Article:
I pack up my gear and leave the huge rocks behind. The going is ruff and slow, my route determined by ravines and places I can't go. When I reach the Big Muddy Creek I am taken aback by the quickness of the flow and its force. The width of it is too much for me to cross safely here. The water is so cold that I feel that just rolling around in it could freeze you up dead. I must find a better place to cross. Instinctively I head up the channel. Going down to get out of a difficult situation has never worked out very well for me. Going down is usually when the trouble gets worse and I work my way up closer to the open face of the glacier. Several spots look possible but I am not willing to chance it yet. Finally I reach a point where I am so close to the glacier that I can see the runoff and debris falling down into a cavern of icy waters. Rocks are tumbling down the glacier face and bouncing dangerously out of control. It is a crazy place to be and I realize I can go no closer. I must cross here and I must do it quick. Sliding my pack off my back, I give it a big throw and sling it across the creek. My pack is over there and I am over here. Now I am committed. I test the waters bottom with my pole and find footing. Two steps out and halfway across, I make a plunge for the other side. I make it across and am relieved to be reunited with my pack. I turn and look at the glacier again just as a boulder the size of a car engine goes tumbling down and bouncing high into the air. I turn and spot a safe distance away and don't stop until I get there. A person could really mess it up out here.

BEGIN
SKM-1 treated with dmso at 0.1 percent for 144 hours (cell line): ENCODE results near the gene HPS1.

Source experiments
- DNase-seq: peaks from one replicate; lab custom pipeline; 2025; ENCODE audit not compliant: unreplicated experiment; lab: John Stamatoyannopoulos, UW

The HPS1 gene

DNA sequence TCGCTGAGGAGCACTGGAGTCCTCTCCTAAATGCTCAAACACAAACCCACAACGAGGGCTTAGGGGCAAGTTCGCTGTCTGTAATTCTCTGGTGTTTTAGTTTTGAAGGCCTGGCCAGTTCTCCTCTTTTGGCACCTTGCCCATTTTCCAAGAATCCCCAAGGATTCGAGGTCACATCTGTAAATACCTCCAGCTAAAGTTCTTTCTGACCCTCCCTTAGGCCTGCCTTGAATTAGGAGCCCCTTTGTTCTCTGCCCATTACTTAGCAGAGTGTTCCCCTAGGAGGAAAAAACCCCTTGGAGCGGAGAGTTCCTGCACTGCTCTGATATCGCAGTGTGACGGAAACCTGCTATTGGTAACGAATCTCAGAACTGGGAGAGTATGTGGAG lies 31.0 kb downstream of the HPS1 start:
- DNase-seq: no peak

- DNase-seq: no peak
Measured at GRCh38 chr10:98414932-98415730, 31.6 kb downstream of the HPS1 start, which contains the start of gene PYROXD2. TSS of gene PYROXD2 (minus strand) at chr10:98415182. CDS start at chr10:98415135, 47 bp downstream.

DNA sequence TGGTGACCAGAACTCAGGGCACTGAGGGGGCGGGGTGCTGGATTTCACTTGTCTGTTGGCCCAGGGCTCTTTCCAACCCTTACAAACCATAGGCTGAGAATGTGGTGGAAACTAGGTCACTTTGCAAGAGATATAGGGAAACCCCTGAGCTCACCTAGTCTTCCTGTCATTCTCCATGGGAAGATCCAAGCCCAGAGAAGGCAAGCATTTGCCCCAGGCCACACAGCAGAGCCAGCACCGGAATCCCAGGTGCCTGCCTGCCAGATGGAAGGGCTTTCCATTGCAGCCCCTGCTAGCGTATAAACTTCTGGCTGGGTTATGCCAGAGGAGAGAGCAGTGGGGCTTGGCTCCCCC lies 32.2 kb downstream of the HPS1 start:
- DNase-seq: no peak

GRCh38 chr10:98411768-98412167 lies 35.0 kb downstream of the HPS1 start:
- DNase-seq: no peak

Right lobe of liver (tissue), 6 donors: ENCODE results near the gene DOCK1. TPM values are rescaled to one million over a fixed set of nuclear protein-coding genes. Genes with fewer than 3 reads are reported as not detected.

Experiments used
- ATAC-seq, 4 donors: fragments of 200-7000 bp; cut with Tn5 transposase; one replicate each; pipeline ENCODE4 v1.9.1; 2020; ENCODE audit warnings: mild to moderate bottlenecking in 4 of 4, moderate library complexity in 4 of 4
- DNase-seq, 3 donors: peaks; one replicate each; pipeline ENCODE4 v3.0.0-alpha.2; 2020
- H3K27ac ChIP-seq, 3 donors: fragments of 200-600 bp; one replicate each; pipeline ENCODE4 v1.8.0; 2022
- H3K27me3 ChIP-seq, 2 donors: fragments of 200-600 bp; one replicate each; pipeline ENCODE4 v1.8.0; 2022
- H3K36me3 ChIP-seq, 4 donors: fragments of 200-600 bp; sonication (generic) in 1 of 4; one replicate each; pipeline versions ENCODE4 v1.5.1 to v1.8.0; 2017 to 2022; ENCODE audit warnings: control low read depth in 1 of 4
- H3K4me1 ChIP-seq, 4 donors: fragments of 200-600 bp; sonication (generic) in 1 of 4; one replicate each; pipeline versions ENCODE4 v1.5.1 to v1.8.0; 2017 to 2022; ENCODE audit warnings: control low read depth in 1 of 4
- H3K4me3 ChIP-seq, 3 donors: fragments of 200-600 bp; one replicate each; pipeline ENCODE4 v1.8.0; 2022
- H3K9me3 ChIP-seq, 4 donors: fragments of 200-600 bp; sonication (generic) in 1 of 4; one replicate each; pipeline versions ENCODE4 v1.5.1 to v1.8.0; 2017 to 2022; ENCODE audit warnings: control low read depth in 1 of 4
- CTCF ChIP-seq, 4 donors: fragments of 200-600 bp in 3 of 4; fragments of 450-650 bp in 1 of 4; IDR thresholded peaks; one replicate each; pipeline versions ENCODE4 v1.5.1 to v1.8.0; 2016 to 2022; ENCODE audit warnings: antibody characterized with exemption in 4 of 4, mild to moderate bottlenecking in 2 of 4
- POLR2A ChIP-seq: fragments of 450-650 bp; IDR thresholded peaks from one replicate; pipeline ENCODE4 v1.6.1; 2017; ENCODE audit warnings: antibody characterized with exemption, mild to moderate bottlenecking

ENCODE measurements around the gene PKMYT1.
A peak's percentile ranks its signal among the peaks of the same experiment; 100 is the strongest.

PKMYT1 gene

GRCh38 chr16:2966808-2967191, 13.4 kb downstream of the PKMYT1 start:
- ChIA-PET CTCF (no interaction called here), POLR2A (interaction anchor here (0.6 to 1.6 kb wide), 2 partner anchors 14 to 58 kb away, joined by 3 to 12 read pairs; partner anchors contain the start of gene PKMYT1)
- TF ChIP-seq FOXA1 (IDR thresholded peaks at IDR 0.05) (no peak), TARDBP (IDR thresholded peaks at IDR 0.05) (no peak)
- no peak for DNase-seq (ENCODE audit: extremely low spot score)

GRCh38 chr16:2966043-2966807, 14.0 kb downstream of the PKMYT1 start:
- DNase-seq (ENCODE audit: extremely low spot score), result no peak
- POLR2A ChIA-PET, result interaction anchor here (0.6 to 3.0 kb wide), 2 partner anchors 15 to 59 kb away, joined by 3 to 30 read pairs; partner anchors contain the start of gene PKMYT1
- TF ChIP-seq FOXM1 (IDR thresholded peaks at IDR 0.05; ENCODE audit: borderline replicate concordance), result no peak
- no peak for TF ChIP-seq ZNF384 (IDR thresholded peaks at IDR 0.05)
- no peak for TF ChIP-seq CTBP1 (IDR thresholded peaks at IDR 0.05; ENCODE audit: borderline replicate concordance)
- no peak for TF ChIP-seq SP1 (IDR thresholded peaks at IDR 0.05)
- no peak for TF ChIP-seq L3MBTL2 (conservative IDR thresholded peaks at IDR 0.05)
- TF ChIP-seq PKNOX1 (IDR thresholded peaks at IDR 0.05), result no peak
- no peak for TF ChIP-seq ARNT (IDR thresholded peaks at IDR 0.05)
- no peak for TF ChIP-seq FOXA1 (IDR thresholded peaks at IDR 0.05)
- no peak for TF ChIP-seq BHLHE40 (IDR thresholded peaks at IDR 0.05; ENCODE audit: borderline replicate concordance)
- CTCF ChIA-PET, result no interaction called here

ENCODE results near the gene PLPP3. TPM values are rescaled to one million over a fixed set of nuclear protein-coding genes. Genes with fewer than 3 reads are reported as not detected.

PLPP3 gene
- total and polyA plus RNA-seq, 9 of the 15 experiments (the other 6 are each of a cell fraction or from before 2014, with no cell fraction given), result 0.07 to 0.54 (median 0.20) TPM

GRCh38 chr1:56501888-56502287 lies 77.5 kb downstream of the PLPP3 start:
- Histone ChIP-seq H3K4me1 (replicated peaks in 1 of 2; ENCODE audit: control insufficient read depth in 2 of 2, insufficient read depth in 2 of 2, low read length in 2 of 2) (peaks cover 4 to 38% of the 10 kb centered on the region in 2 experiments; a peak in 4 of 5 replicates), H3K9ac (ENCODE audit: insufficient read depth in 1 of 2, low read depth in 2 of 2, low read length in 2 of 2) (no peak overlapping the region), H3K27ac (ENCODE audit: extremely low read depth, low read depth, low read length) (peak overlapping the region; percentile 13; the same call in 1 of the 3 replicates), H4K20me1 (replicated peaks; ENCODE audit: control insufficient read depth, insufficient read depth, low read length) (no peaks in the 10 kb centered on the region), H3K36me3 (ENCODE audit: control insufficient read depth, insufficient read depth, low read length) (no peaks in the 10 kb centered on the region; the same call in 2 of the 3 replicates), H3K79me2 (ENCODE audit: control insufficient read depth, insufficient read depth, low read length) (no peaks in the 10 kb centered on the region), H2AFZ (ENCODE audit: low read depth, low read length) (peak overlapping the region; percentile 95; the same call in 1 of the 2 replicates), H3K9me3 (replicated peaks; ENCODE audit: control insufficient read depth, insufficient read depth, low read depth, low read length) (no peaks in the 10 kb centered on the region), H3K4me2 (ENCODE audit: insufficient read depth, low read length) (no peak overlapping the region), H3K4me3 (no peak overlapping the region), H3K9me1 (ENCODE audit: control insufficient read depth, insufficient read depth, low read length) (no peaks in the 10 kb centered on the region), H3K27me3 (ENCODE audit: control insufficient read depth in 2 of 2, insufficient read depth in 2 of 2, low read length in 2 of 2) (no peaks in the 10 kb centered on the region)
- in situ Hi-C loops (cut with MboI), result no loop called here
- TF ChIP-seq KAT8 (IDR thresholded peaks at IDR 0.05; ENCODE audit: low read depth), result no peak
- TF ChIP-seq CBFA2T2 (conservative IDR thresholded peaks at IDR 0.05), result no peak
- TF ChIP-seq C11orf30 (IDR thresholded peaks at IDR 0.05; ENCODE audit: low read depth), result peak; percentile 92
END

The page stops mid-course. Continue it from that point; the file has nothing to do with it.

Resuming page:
Battlement ridge with a giant pointed rock sticking up, called the Spear Head, angles away from me to the east. All rock and no trail, I must reach the ridge and get over the top into Avalanche Valley. It is a long haul and I feel like a mountain goat when I reach the spine. I look into the most beautiful alpine meadow. It is covered with purple Lupines and bright Red Indian Paint Brush, all the empty spaces filled in with green foliage. It smells so fresh and clean here. The birds are abundant and the grass waves in the wind. I feel like I am the only person in the world. I sit and revel in how far I have made it. I'm getting through the tuff parts and sometime later today I will find a real bonified trail called the Highline Trail. I must head north/northwest until I reach Devils Garden.

After taking lunch, I descend past the Rusk Glacier and then the Wilson Glacier. These glaciers are melted way up the mountain and I cross many small run-offs and streams flowing through hills and draws covered in purple Lupines. Goat Butte rises to my east and it stands high into the sky with yellow cliffs that reach down to the valley below. I am not at Devils Garden yet, but at times, I have a trail to follow. It goes away and I lose it to find it again, easily stepping off the trail when I gaze around at the land. At last I spy a sign. It is the other side of the Yakama Indian Reservation and the beginning of the Highline Trail! I have made it back into the Gifford Pinchot National Forest. Just now I look up and see Mt Rainer. The Wonderland Trail circumnavigates it, a ninety-three mile loop that's supposed to be the trail of all trails. I hope to get it later this summer.

Foggy Flats is not foggy today but bright and hot. As I approach the north side of the mountain I am feeling tired, hot and dusty. The last river crossing got my map wet. I need to lay up in some shade and soak my feet in the cool glacier melt. A small stand of Pine trees offers some relief from the sun and the stream is close by. I shuck my pack and drop my feet into the run-off. It is amazing what a mountain stream can do for tired feet. When I can't take the cold on my feet anymore I retreat to the shade and lie on my sleeping pad among the rocks. I sleep until the fierce glare of the sun is no longer straight above, but has more of a sunset angle. This will be a nice evening stroll, what looks to be downhill most of the way, around to the west side of the mountain.